Here is the problem with that logic: It covers up the prevalence of suicide and mental illness. For every celebrity who commits suicide, there are countless others who have suffered just as much and took their lives, too.
For example, in 2012 there were 205 suicides in Palm Beach County, where I live. At the local newspaper, where I work, we covered two: a murder/suicide and a teenager who shot himself on a bench near his exclusive, private school.
As a reporter I have had to interview the parents, husbands, wives, children and friends of murder and accident victims. It’s not easy and most of the time they don’t want their loved one or themselves in the news. I get that. I respect that.
The last thing I want to do is call the parents of a teenager who hung herself or stepped in front of a train. But are we doing ourselves a disservice by not covering suicides? Are we stigmatizing suicide and mental illness even more by keeping it off the evening news unless the person is a celebrity?
We often write about people who die of breast cancer. Occasionally we report that someone died of AIDS. But people who are …
I don’t wear a watch. I have watches, very nice watches, in fact. I don’t even know where they are – probably in a drawer somewhere.
I don’t wear a watch because I have a thing with time. I learned early on in my recovery from alcoholism and depression that “time” was a problem for me. A very big problem.
I didn’t realize my “time” problem until a friend in recovery asked me one day, “What time is it?” I looked at my watch and told him the time. Then he asked again, “what time is it?” And I looked at my watch again and told him the time.
“No,” he said. “What TIME is it?”
I looked at him like he was crazy and said, “I don’t know. You tell me, what time is it?”
“Now,” he said. I had a D’oh Homer Simpson moment and then understood what he was trying to tell me. I was not in the present. “That’s why I don’t wear a watch,” he said.
I went back to work last week. I had been off several weeks after a tough, two-week, out-of-town assignment that brought me to my knees on the edge of my black hole.
In all, I was gone five weeks – some pre-planned vacation and some comp time. Still, when you’re out of the office for that long, for any reason, people are going to wonder why you have been gone so long.
If you don’t have a mental illness – whether it’s depression or alcoholism or an anxiety disorder – you’ve probably never been confronted with these questions: How do you call in sick when your mental illness prevents you from work? What do you say when you go back to work after an extended absence because of your mental illness?
When you have to answer these questions, you realize how much stigma there is about mental illness.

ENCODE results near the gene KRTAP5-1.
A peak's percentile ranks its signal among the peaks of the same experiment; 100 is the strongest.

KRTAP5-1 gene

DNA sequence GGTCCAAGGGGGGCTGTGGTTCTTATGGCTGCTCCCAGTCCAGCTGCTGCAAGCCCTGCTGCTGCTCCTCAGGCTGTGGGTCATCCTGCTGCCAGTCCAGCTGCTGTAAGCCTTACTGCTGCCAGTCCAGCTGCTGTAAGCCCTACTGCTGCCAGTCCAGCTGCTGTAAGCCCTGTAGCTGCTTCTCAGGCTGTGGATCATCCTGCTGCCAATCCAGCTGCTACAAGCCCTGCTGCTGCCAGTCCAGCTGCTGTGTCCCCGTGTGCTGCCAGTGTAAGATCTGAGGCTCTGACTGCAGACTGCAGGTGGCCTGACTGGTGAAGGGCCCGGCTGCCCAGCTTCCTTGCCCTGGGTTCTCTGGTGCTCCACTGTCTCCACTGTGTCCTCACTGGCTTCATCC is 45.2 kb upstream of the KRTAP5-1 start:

If you had to take off a couple of weeks because you had pneumonia, you would simply tell your boss that you could not work because you had pneumonia. But what do you say when your depression prevents you from working? How do you call in sick with depression?
Every now and then I get a glimpse of what my mental illnesses look like.
It’s been a long time. I have taken my medications without fail for years. I exercise, eat healthy foods, get as much sleep as I can, visit my psych-nurse practitioner every three months and I get on my knees every night and thank God for my sobriety. In other word, I do what I am told – an unnatural act for me.
As a reporter for a daily newspaper, I am accustomed to stress. For nearly 30 years I have lived with a deadline hanging over my head. I took six weeks off to have a baby, 8 weeks for my last major depression but other than the one- or two-week vacations, I have had a deadline over my head.
Recently, I accepted an assignment which today I realize I should not have done. I agreed to leave my home and my dog, suspend my exercise routine and healthy eating habits and forego nights of 8-hours of sleep to cover the Florida legislature’s last two-weeks in session.
I did this once before, nearly 30 years ago when reporters were only expected to write a story for the newspaper. Now, we must also Tweet, blog and make videos. Despite my degree in political science, after 30+ years in journalism, I’m kinda disallusioned with politics.
I was stunned.
My mother had rarely spoken about her childhood. She grew up on a farm in northern Wisconsin. They did not have hot water and she and her three sisters and two brothers took baths one-by-one in a tub in water that had been warmed on a stove. You wanted to be the first in line to get the cleanest, warmest water, she used to tell me. They didn’t have much money. They worked hard. They churned their own butter.